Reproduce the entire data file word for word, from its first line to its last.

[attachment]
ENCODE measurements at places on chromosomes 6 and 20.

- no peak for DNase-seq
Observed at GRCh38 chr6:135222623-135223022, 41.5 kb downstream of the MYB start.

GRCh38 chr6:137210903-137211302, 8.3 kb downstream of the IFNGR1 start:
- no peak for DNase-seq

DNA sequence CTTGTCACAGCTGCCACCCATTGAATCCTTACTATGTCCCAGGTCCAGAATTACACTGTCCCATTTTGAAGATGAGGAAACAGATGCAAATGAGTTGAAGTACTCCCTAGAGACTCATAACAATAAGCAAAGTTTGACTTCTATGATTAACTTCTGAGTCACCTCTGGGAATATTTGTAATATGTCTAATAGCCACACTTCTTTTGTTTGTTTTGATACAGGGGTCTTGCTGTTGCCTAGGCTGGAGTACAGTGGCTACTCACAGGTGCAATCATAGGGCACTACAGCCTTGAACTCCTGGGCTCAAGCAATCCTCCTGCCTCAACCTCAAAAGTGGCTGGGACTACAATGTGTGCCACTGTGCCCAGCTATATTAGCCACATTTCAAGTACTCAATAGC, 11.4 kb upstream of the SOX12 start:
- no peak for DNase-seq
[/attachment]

ENCODE measurements at places on chromosomes 6 and 20.

- no peak for DNase-seq
Observed at GRCh38 chr6:135222623-135223022, 41.5 kb downstream of the MYB start.

GRCh38 chr6:137210903-137211302, 8.3 kb downstream of the IFNGR1 start:
- no peak for DNase-seq

DNA sequence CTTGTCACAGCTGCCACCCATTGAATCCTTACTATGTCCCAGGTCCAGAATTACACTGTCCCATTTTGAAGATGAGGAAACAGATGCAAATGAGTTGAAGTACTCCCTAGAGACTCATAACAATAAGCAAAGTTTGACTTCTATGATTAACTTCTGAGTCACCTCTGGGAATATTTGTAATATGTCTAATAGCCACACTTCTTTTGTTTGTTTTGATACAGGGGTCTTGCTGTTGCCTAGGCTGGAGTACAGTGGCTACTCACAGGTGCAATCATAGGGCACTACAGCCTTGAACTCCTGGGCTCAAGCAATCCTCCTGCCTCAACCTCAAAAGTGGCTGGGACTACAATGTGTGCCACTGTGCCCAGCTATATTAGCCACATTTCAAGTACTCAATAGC, 11.4 kb upstream of the SOX12 start:
- no peak for DNase-seq